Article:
Although the Neanderthal genome project has established interbreeding with modern humans, the degree to which there were any social or cultural ties that accompanied the physical interbreeding has not been established. It is also unclear whether the persistence of Neanderthal DNA in modern humans represents anything more than very fleeting and transitory sexual encounters between Neanderthals and humans.


Neanderthals Contributed to Our Genetic Heritage

Anthropologists believe that both humans and Neanderthals are branches of a genetic tree that originated with a common ancestor in Africa approximately 800,000 years ago. Neanderthals exhibit 99.7% match to the human genetic code. Comparatively, chimpanzees, humanity's closest living relative, split off from a common ancestor 5 million to 7 million years ago and share approximately 98% of the human genome.

Based on analysis this past year from the 2010 Neanderthal genome project, there seems to be widespread scientific acceptance that Neanderthals contributed to our genetic heritage.


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    • Emmanuel Kariuki profile image

      Emmanuel Kariuki 

      8 years ago from Nairobi, Kenya

      Very enlightening. Also glad to note Sapiens and Neanderthals were just cousins coming together again after a short break. shared!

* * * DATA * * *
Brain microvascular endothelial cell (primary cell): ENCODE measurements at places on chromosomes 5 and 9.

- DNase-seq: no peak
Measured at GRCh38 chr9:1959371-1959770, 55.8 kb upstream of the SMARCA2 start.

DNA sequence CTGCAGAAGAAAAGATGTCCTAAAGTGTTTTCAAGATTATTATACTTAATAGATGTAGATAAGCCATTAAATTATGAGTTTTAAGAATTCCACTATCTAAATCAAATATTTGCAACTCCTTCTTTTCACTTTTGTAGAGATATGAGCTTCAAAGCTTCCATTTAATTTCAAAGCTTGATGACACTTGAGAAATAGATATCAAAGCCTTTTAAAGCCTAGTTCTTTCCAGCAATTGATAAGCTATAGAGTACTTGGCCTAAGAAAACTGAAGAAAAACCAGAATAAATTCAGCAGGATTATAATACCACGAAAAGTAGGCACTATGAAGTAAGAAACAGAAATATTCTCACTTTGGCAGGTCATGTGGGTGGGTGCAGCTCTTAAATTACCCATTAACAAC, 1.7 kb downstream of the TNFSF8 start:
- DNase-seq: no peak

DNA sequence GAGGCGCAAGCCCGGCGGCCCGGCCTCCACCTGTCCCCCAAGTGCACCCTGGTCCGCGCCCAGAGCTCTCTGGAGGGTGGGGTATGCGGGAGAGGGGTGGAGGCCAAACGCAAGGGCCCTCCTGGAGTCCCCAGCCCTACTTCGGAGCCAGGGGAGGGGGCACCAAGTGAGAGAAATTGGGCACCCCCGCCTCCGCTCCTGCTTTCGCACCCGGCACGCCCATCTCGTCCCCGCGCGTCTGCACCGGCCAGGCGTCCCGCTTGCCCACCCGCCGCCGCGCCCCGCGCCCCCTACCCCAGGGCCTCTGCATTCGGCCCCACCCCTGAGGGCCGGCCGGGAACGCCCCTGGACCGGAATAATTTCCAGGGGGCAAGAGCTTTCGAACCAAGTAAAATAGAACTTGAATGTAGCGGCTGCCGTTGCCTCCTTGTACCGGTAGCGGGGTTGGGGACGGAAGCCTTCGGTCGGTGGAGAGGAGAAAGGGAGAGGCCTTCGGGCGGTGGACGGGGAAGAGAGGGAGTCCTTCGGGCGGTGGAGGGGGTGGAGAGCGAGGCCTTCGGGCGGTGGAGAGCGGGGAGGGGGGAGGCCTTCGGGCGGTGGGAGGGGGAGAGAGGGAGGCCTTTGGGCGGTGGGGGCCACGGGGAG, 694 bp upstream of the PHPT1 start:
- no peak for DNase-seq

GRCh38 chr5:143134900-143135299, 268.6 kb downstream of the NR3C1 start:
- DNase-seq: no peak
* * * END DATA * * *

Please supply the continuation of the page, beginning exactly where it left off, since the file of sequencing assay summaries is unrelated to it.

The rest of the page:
• gryphin423 profile image


      9 years ago from Florida

      interesting!! Good hub.

    • lundmusik profile imageAUTHOR


      9 years ago from Tucson AZ

      thanks molometer, really appreciate it

    • molometer profile image


      9 years ago from United Kingdom

      Another Great Hub lundmusik I think I saw this guy in the market the other day.

      I have a theory that they are still with us but just evolved to lose the pronounced fore-brow?

      We do all come in a wide variety of shapes and sizes.

      Voted up UI

    • lundmusik profile imageAUTHOR


      9 years ago from Tucson AZ

      thanks rooskaya,, appreciate your review

    • Rooskaya profile image


      9 years ago from USA

      Thanks for sharing an interesting hub. Voted up.

    • lundmusik profile imageAUTHOR


      9 years ago from Tucson AZ

      you betcha homestead,, I'm occasionally guilty of thinking I might want to think or act like one -- just ask my wife LOL

    • homesteadbound profile image

      Cindy Murdoch 

      9 years ago from Texas